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Activity of o-Diphenol Oxidase in Postharvest Apple Decay by Penicillium expansum and Physalospora obtusa. D. M. Wilson, Department of Botany, University of Vermont, Burlington 05401; G. J. Nuovo(2), and W. B. Darby(3). (2)(3)Department of Botany, University of Vermont, Burlington 05401. Phytopathology 63:1115-1118. Accepted for publication 10 March 1973. DOI: 10.1094/Phyto-63-1115.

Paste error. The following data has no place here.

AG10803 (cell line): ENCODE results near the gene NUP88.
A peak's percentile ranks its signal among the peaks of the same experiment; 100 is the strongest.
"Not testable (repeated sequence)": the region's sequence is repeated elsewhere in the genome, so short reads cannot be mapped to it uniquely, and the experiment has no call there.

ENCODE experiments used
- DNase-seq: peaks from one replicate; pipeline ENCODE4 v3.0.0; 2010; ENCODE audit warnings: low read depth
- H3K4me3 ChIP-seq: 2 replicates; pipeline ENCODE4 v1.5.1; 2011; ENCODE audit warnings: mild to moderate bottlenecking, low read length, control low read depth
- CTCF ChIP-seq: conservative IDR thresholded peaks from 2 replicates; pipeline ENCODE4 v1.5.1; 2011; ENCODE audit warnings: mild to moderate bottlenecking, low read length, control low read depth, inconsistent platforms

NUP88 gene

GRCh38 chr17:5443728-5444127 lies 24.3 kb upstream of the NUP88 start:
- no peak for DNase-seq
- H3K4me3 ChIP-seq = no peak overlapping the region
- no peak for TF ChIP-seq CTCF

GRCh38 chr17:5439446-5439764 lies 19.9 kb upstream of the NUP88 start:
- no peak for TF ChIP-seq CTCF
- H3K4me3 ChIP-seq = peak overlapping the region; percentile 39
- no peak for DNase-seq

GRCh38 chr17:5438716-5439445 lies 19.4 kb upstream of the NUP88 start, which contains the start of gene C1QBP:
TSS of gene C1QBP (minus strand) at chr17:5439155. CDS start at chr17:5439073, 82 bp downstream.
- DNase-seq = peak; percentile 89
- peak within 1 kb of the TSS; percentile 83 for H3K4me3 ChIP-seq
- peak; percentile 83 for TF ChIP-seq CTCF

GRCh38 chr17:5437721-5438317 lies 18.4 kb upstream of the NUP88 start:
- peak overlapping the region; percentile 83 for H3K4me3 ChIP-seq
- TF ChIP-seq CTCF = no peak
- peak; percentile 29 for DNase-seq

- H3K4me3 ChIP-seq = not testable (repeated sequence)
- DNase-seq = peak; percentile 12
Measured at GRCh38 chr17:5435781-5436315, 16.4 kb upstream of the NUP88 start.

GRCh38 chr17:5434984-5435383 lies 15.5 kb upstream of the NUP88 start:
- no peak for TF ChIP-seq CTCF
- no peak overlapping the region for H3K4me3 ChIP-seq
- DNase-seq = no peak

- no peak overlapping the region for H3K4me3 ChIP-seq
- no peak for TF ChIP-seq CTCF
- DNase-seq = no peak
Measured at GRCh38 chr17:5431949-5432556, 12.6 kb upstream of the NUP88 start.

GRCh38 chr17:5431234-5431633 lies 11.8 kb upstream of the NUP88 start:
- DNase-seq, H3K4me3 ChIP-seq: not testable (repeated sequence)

The decayed areas of ‘McIntosh’ apples inoculated with Penicillium expansum after controlled atmosphere (CA) storage were darker than the same areas of apples inoculated in the identical manner after refrigerated storage. o-Diphenol oxidase activity was lower in sound apples after CA storage than in apples from refrigerated storage. There was little suppression of the o-diphenol oxidase system in extracts from CA-stored McIntosh apples when these were mixed with extracts from tissue decayed by P. expansum, but in refrigerated apples there was an 87% reduction in o-diphenol oxidase activity. o-Diphenol oxidase inhibitors were present in both cases, but the o-diphenol oxidase from CA-stored apples was not as sensitive to the inhibitors. When 3,4-dihydroxyphenylalanine (DOPA) and catechol were used as substrates, o-diphenol oxidase activity was altered in all areas of apples inoculated with either P. expansum or Physalospora obtusa. No o-diphenol oxidase activity was found in rotted areas in refrigerated and CA-stored apples rotted by P. expansum and in the early stages of apples infected by P. obtusa. As P. obtusa decay progressed, the skin turned from brown to black and the pulp darkened, at which time o-diphenol oxidase activity was found.